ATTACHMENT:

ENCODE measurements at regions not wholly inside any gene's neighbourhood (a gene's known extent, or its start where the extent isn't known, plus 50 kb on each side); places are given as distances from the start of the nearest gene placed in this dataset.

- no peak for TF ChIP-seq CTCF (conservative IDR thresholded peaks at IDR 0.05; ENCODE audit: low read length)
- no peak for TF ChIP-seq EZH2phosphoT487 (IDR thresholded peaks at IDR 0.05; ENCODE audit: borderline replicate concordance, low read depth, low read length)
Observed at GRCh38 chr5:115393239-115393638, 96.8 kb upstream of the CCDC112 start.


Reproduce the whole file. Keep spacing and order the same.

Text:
ENCODE measurements at regions not wholly inside any gene's neighbourhood (a gene's known extent, or its start where the extent isn't known, plus 50 kb on each side); places are given as distances from the start of the nearest gene placed in this dataset.

- no peak for TF ChIP-seq CTCF (conservative IDR thresholded peaks at IDR 0.05; ENCODE audit: low read length)
- no peak for TF ChIP-seq EZH2phosphoT487 (IDR thresholded peaks at IDR 0.05; ENCODE audit: borderline replicate concordance, low read depth, low read length)
Observed at GRCh38 chr5:115393239-115393638, 96.8 kb upstream of the CCDC112 start.